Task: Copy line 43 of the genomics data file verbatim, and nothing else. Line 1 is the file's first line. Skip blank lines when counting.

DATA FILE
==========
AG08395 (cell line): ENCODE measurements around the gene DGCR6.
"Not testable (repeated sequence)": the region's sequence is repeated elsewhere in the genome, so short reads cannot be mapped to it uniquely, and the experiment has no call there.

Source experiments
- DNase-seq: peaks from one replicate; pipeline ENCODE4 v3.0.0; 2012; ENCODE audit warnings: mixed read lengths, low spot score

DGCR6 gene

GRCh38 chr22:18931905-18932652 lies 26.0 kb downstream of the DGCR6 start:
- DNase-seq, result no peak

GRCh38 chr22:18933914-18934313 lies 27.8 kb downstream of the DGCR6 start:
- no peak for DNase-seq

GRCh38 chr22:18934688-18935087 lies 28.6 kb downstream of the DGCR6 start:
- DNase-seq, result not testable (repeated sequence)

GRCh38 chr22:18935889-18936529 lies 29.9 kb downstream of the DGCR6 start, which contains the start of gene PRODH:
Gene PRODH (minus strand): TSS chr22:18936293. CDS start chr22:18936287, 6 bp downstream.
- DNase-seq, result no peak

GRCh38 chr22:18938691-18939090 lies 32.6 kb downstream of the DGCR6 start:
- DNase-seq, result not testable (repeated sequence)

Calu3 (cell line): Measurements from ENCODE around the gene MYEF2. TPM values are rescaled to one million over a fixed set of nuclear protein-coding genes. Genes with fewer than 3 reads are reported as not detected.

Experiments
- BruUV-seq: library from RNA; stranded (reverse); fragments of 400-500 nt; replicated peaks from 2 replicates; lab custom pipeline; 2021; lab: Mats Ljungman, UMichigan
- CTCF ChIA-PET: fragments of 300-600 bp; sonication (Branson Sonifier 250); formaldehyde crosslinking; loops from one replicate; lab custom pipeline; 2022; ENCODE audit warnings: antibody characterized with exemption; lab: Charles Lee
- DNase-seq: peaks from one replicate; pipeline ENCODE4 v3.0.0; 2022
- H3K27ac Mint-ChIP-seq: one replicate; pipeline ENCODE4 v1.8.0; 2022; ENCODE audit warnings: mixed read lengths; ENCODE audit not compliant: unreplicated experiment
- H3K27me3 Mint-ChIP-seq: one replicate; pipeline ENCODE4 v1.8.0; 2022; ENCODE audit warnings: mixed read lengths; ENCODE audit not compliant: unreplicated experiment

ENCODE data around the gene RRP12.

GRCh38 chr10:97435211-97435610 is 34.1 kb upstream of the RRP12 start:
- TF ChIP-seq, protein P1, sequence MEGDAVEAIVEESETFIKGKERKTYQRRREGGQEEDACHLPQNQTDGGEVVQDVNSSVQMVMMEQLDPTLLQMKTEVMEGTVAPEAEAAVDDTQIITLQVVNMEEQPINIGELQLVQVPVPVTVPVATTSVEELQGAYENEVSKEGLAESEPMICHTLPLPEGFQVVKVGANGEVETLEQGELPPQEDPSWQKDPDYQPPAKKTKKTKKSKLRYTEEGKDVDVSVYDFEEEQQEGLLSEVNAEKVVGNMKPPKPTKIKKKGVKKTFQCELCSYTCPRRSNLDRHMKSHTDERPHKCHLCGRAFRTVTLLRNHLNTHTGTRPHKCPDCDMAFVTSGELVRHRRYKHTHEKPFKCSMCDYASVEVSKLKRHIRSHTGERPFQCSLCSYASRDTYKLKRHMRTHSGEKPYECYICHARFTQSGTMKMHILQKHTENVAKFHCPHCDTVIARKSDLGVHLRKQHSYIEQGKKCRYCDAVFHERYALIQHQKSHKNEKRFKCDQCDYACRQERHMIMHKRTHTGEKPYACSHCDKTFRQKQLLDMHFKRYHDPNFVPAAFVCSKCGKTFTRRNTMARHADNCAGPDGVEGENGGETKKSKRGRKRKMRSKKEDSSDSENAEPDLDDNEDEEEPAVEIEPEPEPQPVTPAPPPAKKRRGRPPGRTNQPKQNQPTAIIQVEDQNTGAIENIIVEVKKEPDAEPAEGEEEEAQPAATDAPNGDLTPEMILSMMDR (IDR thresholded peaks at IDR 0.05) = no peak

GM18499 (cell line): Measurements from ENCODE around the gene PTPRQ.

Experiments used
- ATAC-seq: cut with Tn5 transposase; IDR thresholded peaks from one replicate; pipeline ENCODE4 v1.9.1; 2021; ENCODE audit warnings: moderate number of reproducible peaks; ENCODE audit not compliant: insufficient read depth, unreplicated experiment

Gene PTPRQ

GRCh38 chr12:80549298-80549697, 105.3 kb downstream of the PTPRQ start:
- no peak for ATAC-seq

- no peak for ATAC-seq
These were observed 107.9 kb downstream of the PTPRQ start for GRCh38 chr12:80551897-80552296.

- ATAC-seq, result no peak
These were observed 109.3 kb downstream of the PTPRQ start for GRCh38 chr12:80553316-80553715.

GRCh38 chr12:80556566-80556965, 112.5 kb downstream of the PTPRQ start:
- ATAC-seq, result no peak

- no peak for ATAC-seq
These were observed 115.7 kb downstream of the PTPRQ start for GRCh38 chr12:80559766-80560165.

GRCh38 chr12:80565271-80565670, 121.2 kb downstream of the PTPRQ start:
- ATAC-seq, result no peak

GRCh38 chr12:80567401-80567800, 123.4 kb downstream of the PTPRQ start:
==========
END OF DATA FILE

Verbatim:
GRCh38 chr12:80567401-80567800, 123.4 kb downstream of the PTPRQ start: